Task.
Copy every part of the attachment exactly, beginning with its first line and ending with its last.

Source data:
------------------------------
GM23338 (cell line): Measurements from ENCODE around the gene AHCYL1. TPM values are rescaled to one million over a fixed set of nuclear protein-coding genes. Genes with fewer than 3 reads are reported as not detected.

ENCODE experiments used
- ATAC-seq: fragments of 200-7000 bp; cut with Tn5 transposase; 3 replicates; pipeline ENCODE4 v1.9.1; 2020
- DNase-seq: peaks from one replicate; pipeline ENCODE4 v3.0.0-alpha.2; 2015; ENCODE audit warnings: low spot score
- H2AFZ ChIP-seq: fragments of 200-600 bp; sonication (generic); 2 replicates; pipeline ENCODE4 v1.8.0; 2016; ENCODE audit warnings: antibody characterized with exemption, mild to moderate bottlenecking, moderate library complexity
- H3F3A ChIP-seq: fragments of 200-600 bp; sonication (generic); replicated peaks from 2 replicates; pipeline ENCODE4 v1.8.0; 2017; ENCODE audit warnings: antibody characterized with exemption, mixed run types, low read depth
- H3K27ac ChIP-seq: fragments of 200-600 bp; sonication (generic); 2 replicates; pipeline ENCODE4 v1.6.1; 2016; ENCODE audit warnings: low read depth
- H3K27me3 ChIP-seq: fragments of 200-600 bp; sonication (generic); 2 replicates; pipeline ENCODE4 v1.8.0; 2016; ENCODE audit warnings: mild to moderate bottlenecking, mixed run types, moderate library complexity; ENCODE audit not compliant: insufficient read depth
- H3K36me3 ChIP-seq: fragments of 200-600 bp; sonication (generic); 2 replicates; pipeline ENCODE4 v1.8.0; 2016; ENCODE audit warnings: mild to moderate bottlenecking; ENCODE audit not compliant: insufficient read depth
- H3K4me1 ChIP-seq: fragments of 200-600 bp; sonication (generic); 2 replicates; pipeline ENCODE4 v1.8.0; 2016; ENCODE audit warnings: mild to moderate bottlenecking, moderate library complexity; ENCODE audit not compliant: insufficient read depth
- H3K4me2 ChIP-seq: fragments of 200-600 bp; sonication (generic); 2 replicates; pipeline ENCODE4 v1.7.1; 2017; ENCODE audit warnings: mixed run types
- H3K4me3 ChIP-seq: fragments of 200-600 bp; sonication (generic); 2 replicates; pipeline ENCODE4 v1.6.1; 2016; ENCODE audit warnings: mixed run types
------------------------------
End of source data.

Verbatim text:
GM23338 (cell line): Measurements from ENCODE around the gene AHCYL1. TPM values are rescaled to one million over a fixed set of nuclear protein-coding genes. Genes with fewer than 3 reads are reported as not detected.

ENCODE experiments used
- ATAC-seq: fragments of 200-7000 bp; cut with Tn5 transposase; 3 replicates; pipeline ENCODE4 v1.9.1; 2020
- DNase-seq: peaks from one replicate; pipeline ENCODE4 v3.0.0-alpha.2; 2015; ENCODE audit warnings: low spot score
- H2AFZ ChIP-seq: fragments of 200-600 bp; sonication (generic); 2 replicates; pipeline ENCODE4 v1.8.0; 2016; ENCODE audit warnings: antibody characterized with exemption, mild to moderate bottlenecking, moderate library complexity
- H3F3A ChIP-seq: fragments of 200-600 bp; sonication (generic); replicated peaks from 2 replicates; pipeline ENCODE4 v1.8.0; 2017; ENCODE audit warnings: antibody characterized with exemption, mixed run types, low read depth
- H3K27ac ChIP-seq: fragments of 200-600 bp; sonication (generic); 2 replicates; pipeline ENCODE4 v1.6.1; 2016; ENCODE audit warnings: low read depth
- H3K27me3 ChIP-seq: fragments of 200-600 bp; sonication (generic); 2 replicates; pipeline ENCODE4 v1.8.0; 2016; ENCODE audit warnings: mild to moderate bottlenecking, mixed run types, moderate library complexity; ENCODE audit not compliant: insufficient read depth
- H3K36me3 ChIP-seq: fragments of 200-600 bp; sonication (generic); 2 replicates; pipeline ENCODE4 v1.8.0; 2016; ENCODE audit warnings: mild to moderate bottlenecking; ENCODE audit not compliant: insufficient read depth
- H3K4me1 ChIP-seq: fragments of 200-600 bp; sonication (generic); 2 replicates; pipeline ENCODE4 v1.8.0; 2016; ENCODE audit warnings: mild to moderate bottlenecking, moderate library complexity; ENCODE audit not compliant: insufficient read depth
- H3K4me2 ChIP-seq: fragments of 200-600 bp; sonication (generic); 2 replicates; pipeline ENCODE4 v1.7.1; 2017; ENCODE audit warnings: mixed run types
- H3K4me3 ChIP-seq: fragments of 200-600 bp; sonication (generic); 2 replicates; pipeline ENCODE4 v1.6.1; 2016; ENCODE audit warnings: mixed run types